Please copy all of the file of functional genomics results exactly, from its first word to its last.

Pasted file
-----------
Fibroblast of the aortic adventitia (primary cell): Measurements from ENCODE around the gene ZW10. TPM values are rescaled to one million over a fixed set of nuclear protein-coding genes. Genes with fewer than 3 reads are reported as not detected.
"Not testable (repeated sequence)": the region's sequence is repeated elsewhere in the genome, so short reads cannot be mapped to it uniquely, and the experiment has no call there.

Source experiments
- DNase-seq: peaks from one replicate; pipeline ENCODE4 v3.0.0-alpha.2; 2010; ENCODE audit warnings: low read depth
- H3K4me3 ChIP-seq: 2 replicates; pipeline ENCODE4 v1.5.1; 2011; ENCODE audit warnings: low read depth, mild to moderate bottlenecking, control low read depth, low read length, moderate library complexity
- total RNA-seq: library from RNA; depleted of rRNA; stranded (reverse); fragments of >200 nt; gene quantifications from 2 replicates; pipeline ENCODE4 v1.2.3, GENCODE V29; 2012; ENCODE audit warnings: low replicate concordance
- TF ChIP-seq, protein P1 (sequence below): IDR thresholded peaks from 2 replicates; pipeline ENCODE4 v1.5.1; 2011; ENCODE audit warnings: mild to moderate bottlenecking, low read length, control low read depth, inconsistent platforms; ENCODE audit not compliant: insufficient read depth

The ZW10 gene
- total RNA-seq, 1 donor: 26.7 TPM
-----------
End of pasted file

Fibroblast of the aortic adventitia (primary cell): Measurements from ENCODE around the gene ZW10. TPM values are rescaled to one million over a fixed set of nuclear protein-coding genes. Genes with fewer than 3 reads are reported as not detected.
"Not testable (repeated sequence)": the region's sequence is repeated elsewhere in the genome, so short reads cannot be mapped to it uniquely, and the experiment has no call there.

Source experiments
- DNase-seq: peaks from one replicate; pipeline ENCODE4 v3.0.0-alpha.2; 2010; ENCODE audit warnings: low read depth
- H3K4me3 ChIP-seq: 2 replicates; pipeline ENCODE4 v1.5.1; 2011; ENCODE audit warnings: low read depth, mild to moderate bottlenecking, control low read depth, low read length, moderate library complexity
- total RNA-seq: library from RNA; depleted of rRNA; stranded (reverse); fragments of >200 nt; gene quantifications from 2 replicates; pipeline ENCODE4 v1.2.3, GENCODE V29; 2012; ENCODE audit warnings: low replicate concordance
- TF ChIP-seq, protein P1 (sequence below): IDR thresholded peaks from 2 replicates; pipeline ENCODE4 v1.5.1; 2011; ENCODE audit warnings: mild to moderate bottlenecking, low read length, control low read depth, inconsistent platforms; ENCODE audit not compliant: insufficient read depth

The ZW10 gene
- total RNA-seq, 1 donor: 26.7 TPM